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Liverpool opts for directly-elected mayor, strikes first "city deal" with government

Councillors in Liverpool have voted to introduce a directly-elected mayor, after striking a deal with the government that will see Whitehall delegate a range of powers to the city.

Elections for a mayor will take place on 3 May 2012, with the successful candidate taking on their responsibilities from 7 May.

The elected mayor will hold the post for four years and select a cabinet from Liverpool’s 90 members. The mayor’s activities will be subject to scrutiny by members.

The so-called ‘city deal’ – the first of its kind – includes:

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  • The creation of a single investment pot of public and private funds. This will initially be worth £130m, but could grow to between £500m and £1bn. The government is to provide up to £75m “to support economic development backed by a strong business case”;
  • The establishment of the first Mayoral Development Corporation outside London. This will be supported by a Local Finance for Growth package;
  • A new Enterprise Zone for North Liverpool and the Central Business District;
  • The potential to “capture the entire benefit of any growth in business rates" from the Enterprise Zone for use in five other key economic areas of the city. Referred to as mayoral development zones, they are North Liverpool, the Knowledge Quarter in the city centre, Stonebridge Cross, the Eastern Approaches and Speke-Garston;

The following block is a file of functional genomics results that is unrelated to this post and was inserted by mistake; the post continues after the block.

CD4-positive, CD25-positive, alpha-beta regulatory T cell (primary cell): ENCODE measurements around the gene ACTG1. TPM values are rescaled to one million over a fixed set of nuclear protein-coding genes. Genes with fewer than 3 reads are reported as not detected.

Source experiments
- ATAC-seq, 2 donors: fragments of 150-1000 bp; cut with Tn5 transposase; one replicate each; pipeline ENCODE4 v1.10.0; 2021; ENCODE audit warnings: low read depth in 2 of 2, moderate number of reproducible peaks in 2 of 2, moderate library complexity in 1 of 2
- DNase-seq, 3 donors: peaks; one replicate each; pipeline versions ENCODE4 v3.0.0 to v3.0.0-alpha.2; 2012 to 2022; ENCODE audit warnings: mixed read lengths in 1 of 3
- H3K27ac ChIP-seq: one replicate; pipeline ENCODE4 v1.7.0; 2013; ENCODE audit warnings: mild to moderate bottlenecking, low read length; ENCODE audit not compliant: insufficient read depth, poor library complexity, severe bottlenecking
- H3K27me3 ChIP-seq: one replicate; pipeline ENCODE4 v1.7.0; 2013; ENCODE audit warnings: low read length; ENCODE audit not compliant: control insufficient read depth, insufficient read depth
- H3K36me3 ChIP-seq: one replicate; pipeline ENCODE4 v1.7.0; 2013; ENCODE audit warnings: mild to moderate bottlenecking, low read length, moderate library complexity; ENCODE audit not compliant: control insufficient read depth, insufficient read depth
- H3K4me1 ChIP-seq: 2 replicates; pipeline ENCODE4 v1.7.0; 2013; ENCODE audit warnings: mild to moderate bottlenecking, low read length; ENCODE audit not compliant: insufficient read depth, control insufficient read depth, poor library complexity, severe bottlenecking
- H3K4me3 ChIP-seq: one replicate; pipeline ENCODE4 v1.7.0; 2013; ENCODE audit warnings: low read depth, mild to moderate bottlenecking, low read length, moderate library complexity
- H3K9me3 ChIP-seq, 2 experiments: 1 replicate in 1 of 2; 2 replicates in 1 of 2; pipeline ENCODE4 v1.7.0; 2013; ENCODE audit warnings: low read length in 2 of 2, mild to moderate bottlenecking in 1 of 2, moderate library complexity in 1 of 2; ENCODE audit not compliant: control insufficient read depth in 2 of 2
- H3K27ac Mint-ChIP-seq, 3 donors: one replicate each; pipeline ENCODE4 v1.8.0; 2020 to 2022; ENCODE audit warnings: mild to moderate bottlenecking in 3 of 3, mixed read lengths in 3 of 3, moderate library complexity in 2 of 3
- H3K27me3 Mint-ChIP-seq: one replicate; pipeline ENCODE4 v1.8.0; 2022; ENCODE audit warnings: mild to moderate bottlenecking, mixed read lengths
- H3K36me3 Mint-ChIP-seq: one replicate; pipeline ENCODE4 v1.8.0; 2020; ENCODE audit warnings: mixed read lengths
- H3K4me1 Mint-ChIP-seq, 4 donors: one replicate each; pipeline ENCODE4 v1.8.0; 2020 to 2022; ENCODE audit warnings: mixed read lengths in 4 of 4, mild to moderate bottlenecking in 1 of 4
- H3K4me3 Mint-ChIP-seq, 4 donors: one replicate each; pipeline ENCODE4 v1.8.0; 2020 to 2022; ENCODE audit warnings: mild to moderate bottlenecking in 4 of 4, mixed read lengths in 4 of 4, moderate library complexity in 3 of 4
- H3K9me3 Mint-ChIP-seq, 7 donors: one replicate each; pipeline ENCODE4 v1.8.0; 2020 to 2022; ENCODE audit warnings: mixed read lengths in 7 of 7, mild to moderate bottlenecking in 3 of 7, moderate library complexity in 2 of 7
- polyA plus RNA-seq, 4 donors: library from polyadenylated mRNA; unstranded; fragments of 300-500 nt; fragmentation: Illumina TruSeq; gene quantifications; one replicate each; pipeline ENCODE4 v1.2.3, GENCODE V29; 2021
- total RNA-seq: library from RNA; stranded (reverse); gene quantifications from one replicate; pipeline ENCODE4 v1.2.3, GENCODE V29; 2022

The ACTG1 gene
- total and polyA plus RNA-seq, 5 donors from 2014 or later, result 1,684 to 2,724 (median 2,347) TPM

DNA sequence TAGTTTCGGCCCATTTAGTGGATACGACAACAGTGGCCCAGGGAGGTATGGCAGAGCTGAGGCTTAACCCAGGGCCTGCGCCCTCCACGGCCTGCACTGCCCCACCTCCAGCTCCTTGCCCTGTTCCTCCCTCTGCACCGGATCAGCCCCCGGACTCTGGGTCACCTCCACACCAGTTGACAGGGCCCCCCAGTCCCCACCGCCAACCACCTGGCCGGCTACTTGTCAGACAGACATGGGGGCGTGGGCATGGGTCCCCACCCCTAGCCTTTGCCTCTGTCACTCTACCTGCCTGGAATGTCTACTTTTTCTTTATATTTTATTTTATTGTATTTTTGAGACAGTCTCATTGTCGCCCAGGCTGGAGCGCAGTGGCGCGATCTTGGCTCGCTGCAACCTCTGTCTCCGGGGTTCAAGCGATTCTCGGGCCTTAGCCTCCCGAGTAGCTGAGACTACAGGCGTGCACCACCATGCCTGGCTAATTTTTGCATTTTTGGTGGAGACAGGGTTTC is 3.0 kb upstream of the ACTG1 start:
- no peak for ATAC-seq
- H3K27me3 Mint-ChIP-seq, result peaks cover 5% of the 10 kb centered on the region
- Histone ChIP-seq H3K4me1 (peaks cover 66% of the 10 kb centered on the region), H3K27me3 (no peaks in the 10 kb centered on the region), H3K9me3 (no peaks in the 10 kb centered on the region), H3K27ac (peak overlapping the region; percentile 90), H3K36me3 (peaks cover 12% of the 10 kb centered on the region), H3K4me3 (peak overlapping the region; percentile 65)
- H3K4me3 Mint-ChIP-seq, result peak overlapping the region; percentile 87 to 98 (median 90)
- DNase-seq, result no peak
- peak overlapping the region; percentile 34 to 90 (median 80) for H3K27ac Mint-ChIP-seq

• The mayor acting as chair of a new Mayoral Investment Board created to oversee the city’s economic and housing strategy. The board will also pool local assets such as land, commercial and residential buildings. Included in this will be assets of the Homes and Communities Agency and those formerly owned by the North West Development Agency;
  • The mayor developing a new approach to welfare reform in Liverpool. This would include investing in specific skills that match the jobs available in the city. Local schemes will include a ‘youth contract’ to increase the number of claimants moving to work;
  • A secondary school investment plan that will build 12 new secondary schools. These will include six new academies.

The local authority said the deal was not dependent on having a directly-elected mayor. However, Liverpool added that it had received “a clear signal” from the government that such a model would provide the accountability ministers needed before providing the new powers and funds.

Councillors voted in favour of the move by 62 to 3, with 12 abstentions, at an extraordinary council meeting.

Under the city deals initiative, announced by Deputy Prime Minister Nick Clegg in December 2011, each city is able to propose the particular powers it would like to have devolved.

Commenting on the Liverpool deal, Clegg said: “This first city deal heralds an unprecedented transfer of power from central government to local communities, with new powers and funding for Liverpool to do things its own way. I congratulate Liverpool on blazing a trail we look forward to seeing others follow.

"I firmly believe one size doesn't fit all - whether it's a Mayor or whether it is a Council Leader, what cities have to show in return for a city deal is that there is strong clear leadership. This deal puts Liverpool back in the driving seat to create jobs and boost skills with greater economic and political freedom. It empowers Liverpool to go for growth that will benefit everyone who lives there.”

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